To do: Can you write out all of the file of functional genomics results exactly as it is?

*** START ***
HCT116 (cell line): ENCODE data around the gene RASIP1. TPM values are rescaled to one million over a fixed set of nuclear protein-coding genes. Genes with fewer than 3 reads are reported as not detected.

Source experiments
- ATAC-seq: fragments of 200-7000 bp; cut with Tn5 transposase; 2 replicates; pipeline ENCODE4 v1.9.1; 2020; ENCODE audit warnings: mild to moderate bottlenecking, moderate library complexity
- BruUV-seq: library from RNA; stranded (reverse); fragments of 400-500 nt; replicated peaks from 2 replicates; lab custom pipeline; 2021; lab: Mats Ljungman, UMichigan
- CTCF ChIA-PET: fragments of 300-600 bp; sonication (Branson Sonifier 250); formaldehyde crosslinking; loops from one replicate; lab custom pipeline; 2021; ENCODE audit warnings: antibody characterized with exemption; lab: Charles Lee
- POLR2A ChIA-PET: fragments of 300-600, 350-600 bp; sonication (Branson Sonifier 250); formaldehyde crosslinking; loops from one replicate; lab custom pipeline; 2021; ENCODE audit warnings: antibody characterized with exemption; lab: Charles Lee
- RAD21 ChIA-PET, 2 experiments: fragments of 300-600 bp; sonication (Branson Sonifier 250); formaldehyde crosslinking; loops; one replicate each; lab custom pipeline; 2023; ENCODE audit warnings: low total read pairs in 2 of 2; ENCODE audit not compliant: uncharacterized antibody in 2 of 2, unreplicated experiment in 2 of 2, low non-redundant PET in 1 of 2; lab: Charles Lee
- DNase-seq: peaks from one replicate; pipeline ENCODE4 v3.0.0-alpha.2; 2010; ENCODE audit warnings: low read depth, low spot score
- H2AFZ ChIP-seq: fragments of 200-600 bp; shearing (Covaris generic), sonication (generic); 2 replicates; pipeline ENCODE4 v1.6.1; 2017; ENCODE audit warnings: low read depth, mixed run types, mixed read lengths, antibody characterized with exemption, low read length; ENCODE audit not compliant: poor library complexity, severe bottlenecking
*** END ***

HCT116 (cell line): ENCODE data around the gene RASIP1. TPM values are rescaled to one million over a fixed set of nuclear protein-coding genes. Genes with fewer than 3 reads are reported as not detected.

Source experiments
- ATAC-seq: fragments of 200-7000 bp; cut with Tn5 transposase; 2 replicates; pipeline ENCODE4 v1.9.1; 2020; ENCODE audit warnings: mild to moderate bottlenecking, moderate library complexity
- BruUV-seq: library from RNA; stranded (reverse); fragments of 400-500 nt; replicated peaks from 2 replicates; lab custom pipeline; 2021; lab: Mats Ljungman, UMichigan
- CTCF ChIA-PET: fragments of 300-600 bp; sonication (Branson Sonifier 250); formaldehyde crosslinking; loops from one replicate; lab custom pipeline; 2021; ENCODE audit warnings: antibody characterized with exemption; lab: Charles Lee
- POLR2A ChIA-PET: fragments of 300-600, 350-600 bp; sonication (Branson Sonifier 250); formaldehyde crosslinking; loops from one replicate; lab custom pipeline; 2021; ENCODE audit warnings: antibody characterized with exemption; lab: Charles Lee
- RAD21 ChIA-PET, 2 experiments: fragments of 300-600 bp; sonication (Branson Sonifier 250); formaldehyde crosslinking; loops; one replicate each; lab custom pipeline; 2023; ENCODE audit warnings: low total read pairs in 2 of 2; ENCODE audit not compliant: uncharacterized antibody in 2 of 2, unreplicated experiment in 2 of 2, low non-redundant PET in 1 of 2; lab: Charles Lee
- DNase-seq: peaks from one replicate; pipeline ENCODE4 v3.0.0-alpha.2; 2010; ENCODE audit warnings: low read depth, low spot score
- H2AFZ ChIP-seq: fragments of 200-600 bp; shearing (Covaris generic), sonication (generic); 2 replicates; pipeline ENCODE4 v1.6.1; 2017; ENCODE audit warnings: low read depth, mixed run types, mixed read lengths, antibody characterized with exemption, low read length; ENCODE audit not compliant: poor library complexity, severe bottlenecking